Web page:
that of Orpheus for the lost Eurydice, and likely to have no better issue !'

Well, it would seem the resuscitation of a Heroism from the Past Time is no easy enterprise. Our impatient friend seems really getting sad! We can well believe him, there needs pious love in any Orpheus' that will risk descending to the Gloomy Halls ;-descending, it may be, and fronting Cerberus and Dis, to no purpose! For it oftenest proves so; nay, as the Mythologists would teach us, always. Here is another Mythus. Balder the white Sungod, say our Norse Skalds, Balder, beautiful as the summer-dawn, loved of gods and men, was dead. His Brother Hermoder, urged by his Mother's tears and the tears of the Uni. verse, went forth to seek him. He rode through gloomy winding valleys, of a dismal leaden color, full of howling winds and subterranean torrents; nine days; ever deeper, down towards Hela's Deathrealm : at Lonesome Bridge, which, with its gold gate, spans the River of Moaning, he found the Portress, an ancient woman, called Modgudr, 'the Vexer of Minds,' keeping watch as usual : Modgudr answered him, “Yes, Balder passed this way; but he is not here; he is down yonder,-far, still far to the North, within Hela's Gates yonder.” Hermoder rode on, still dauntless, on his horse, named Swiftness' or • Mane of Gold ;' reached Hela's Gates; leapt sheer over them, mounted as he was ; saw Balder, the very Balder, with his eyes :—but could not bring him back! The Nornas were inexorable; Balder was never to come back. Balder beckoned him mournfully a still adieu ; Nanna, Balder's Wife, sent 'a thimble' to her mother as a memorial : Balder never could return ! -Is not this an emblem ? Old Portress Modgudr, I take it, is Dryasdust in Norse petticoat and hood; a most unlovely beldame, the • Vexer of Minds!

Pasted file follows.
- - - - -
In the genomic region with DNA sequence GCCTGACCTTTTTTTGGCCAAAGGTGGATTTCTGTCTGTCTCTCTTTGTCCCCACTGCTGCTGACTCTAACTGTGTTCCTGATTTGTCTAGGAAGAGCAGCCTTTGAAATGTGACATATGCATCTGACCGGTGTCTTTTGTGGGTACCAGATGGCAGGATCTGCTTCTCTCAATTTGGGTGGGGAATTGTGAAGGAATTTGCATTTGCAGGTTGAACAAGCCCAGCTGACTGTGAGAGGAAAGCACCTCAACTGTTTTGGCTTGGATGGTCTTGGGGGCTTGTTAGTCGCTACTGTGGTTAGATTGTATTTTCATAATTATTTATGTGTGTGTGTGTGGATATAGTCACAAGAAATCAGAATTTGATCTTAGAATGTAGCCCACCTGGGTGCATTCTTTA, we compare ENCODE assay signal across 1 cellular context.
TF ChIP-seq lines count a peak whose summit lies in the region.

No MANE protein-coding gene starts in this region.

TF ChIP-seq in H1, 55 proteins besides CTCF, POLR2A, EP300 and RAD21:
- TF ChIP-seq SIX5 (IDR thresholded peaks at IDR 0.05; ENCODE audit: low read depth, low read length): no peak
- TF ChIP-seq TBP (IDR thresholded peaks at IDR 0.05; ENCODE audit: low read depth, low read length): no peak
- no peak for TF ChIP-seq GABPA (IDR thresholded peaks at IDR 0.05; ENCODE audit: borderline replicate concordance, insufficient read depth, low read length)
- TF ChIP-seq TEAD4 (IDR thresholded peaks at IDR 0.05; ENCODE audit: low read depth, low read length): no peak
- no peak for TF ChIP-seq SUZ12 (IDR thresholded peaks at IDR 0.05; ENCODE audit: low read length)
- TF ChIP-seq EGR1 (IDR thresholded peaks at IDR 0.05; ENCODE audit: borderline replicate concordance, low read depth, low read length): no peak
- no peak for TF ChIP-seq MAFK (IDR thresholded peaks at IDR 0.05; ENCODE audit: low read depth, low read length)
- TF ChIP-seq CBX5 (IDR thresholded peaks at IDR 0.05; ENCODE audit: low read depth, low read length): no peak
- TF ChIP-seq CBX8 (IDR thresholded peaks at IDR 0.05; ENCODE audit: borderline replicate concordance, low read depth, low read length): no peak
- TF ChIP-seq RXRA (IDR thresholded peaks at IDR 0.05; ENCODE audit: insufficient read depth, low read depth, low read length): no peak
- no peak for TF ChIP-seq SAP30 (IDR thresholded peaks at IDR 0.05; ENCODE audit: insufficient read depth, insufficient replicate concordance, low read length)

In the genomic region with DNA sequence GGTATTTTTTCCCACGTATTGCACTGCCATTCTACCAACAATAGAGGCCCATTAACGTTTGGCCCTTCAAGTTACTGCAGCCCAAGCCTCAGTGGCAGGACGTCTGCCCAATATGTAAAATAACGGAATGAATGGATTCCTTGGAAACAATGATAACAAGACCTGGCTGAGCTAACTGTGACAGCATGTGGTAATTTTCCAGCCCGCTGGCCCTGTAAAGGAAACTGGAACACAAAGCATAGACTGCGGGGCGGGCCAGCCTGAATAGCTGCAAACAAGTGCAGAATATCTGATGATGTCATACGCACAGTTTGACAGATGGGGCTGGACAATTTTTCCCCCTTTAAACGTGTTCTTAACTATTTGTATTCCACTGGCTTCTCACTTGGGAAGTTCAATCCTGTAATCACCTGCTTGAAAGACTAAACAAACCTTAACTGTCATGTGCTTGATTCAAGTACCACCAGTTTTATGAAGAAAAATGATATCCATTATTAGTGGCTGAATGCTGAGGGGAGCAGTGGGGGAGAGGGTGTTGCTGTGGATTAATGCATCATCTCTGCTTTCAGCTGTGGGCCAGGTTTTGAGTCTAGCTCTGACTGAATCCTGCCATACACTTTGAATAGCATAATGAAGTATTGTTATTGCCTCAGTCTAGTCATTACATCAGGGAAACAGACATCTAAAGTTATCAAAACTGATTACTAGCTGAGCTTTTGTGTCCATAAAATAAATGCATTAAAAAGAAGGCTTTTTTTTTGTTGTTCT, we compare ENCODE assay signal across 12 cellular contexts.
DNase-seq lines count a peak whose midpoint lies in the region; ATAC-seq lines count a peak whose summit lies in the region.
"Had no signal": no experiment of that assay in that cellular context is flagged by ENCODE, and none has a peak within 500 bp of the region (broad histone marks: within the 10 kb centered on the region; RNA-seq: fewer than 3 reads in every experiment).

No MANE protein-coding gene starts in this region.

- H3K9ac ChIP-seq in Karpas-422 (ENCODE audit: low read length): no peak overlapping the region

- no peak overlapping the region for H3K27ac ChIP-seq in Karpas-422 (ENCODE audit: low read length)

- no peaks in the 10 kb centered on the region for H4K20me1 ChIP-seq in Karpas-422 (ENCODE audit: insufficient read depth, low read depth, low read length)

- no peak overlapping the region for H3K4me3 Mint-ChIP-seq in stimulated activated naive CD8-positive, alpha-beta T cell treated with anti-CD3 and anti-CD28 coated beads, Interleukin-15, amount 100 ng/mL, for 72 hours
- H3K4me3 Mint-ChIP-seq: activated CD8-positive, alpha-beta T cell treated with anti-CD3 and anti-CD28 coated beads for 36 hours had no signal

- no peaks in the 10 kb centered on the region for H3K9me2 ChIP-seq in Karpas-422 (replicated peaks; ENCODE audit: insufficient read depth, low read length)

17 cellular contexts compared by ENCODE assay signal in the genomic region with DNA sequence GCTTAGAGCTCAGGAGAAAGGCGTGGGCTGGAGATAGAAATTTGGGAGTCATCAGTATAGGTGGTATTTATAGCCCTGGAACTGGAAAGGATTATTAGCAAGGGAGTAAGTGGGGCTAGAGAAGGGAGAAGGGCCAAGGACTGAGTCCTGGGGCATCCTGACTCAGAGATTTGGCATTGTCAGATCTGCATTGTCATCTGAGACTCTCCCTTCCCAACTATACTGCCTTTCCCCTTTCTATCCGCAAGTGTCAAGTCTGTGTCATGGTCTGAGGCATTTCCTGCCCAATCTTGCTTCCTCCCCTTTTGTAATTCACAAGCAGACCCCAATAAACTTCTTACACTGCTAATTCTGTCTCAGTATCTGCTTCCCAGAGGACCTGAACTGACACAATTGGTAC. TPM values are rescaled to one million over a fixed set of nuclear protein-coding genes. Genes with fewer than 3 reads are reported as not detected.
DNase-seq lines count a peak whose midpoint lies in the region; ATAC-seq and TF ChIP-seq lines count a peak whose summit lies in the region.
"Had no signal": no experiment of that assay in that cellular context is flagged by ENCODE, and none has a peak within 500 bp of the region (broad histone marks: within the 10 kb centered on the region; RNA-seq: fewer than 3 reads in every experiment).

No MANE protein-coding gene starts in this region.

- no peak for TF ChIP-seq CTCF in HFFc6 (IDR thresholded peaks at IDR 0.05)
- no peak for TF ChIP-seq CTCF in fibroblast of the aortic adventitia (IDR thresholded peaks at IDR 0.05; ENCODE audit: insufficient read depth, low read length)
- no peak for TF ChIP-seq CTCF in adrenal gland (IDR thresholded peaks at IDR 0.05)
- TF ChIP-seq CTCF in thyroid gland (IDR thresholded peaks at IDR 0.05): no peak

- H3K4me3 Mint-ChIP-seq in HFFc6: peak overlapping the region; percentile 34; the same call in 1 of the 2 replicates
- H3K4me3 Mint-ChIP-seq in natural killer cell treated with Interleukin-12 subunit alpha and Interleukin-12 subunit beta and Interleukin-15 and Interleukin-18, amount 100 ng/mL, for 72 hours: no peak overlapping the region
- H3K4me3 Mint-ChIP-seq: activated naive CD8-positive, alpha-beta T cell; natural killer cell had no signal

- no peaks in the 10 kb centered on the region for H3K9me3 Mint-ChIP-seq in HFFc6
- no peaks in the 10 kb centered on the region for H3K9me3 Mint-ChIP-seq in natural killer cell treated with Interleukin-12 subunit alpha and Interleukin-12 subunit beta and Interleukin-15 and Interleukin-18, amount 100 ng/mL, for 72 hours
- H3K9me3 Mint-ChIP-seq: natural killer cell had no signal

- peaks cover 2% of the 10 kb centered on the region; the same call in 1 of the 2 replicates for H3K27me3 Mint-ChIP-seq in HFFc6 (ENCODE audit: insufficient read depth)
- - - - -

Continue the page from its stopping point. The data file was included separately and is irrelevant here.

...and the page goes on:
We will here take final leave of our impatient friend, occupied in this almost desperate enterprise of his; we will wish him, which is very easy to do, more patience, and better success than he seems to hope. And now to our own small enterprise, and solid despatch of business in plain prose!

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CHAPTER II.

OF THE BIOGRAPHIES OF OLIVER.